New season of shorts at the Fishtank

Photo // Nick Sawin

Lindsay Adams

“This & That” jump-started the Fall Shorts series at the Fishtank Performance Studio. Bryan Moses’ work gave a nuanced, realistic view of a ridiculous situation.

Following the tradition of the Summer Shorts, the Fall Shorts are script-in-hand readings of plays by local playwrights. This fall, Nick Sawin, a graduate of the UMKC MFA program, is premiering a sampling of his works.

The shorts are structured with actors reading the characters. The playwright reads the scene directions, then answers questions and shares his inspirations in a discussion afterward.

This past Sunday saw the first reading of Tyson Schroeder’s “Bastard.” On Sept. 29, Brianna Nicole Taylor will be reading her work “Closed Spaces,” followed by Nicholas Sawin’s “Queer Thoughts: The Monologues” on Oct. 6. The series will be capped off by a reading of Phillip Russell Newman’s “Our So-Called Loved Ones” on Oct. 13.

“This and That”

Bryan Moses’ play “This and That” is composed of two short plays, named appropriately enough “This” and “That.”

“This” tells the story of two strangers who meet under rather unusual circumstances. The man correctly guesses the woman’s name is Aimee, introduces himself and then proposes marriage to the woman. “That” details their second meeting, exactly one year later.

Unsurprisingly, a reading can quickly become stale if not in the right actor’s hands. The actors, Andy Perkins and Hailey Jones, did a credible job of infusing the words on the page with emotion and action.

Moses does a fantastic job creating a very textured and detailed background story to the characters. The slow moments when the characters are somewhat timidly getting to know each other were extremely well written. Their common ground in the first scene later became part of an inside joke in the second show.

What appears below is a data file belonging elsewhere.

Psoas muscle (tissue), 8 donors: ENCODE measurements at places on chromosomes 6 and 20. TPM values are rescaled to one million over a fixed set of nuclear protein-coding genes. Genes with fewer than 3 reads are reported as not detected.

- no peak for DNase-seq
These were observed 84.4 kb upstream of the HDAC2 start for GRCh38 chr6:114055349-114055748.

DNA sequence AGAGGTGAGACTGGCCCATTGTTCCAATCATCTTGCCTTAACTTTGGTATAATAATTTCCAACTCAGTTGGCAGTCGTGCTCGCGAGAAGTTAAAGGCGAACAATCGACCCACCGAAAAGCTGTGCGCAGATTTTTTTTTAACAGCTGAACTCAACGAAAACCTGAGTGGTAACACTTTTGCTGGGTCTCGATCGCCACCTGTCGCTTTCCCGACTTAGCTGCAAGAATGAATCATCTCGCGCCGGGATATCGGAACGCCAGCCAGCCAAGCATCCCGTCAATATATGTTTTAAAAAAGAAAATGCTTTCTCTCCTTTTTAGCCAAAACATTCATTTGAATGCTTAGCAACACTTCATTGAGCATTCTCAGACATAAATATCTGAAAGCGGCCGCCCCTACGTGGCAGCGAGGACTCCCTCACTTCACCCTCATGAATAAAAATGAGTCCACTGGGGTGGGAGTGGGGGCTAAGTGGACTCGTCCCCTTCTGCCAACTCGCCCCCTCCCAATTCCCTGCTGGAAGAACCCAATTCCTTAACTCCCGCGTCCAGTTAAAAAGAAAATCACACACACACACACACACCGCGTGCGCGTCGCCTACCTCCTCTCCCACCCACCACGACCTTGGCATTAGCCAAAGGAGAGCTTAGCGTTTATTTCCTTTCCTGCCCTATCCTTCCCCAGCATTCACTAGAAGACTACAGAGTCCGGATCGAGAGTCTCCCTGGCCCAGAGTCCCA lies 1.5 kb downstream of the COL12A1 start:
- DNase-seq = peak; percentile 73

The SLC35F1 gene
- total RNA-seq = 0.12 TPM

The dialogue was very naturalistic, with pauses, misdirection and stutters to which the actors played very well.

Overall the play needed some structural work. It felt uneven at times and started to circle back to places it had already been without bringing new content into the discussion. The first play, “This,” came off a wee bit trite at times, but the storyline was one that is very difficult to make believable and not menacing. The story had trouble getting to the climax quickly enough, falling into a bit of a rut. The second play, “That,” had a much better pace and the ended resonated with the audience.


One of the first questions after the reading was from Heidi Van, actress and curator of the Fishtank, who asked Moses why he picked “this” piece to read, causing much laughter at the inadvertent pun on the piece’s name.

The fact that the show made it to the Fall Shorts was just short of miraculous. Moses explained that his computer crashed after writing it and had sent one physical copy to a friend to read.

Bryan Moses admitted he is a big fan of the Cubs and baseball in general, which is something discussed by the characters in the show.

“Baseball, to me, has the most poetry of any sport,” Moses said.

Moses said he sees sports as a way for people to connect, even if they have no history together.

The audience offered feedback and asked questions about the plot and the ending.

“It’s a surprise when I write it,” Moses said. “I just kind of write what I see in my head.”

He described his style of free writing as “puking.”

The bittersweet ending of the show is perhaps a reflection of the playwright.

”I’m such a sucker for heartbreak, I guess,” Moses said.

Overall, the reading and discussion was quite interesting and entertaining. There is a fantastic casual atmosphere at the shorts, which leads to a very candid and fun discussion afterward and an enjoyable evening.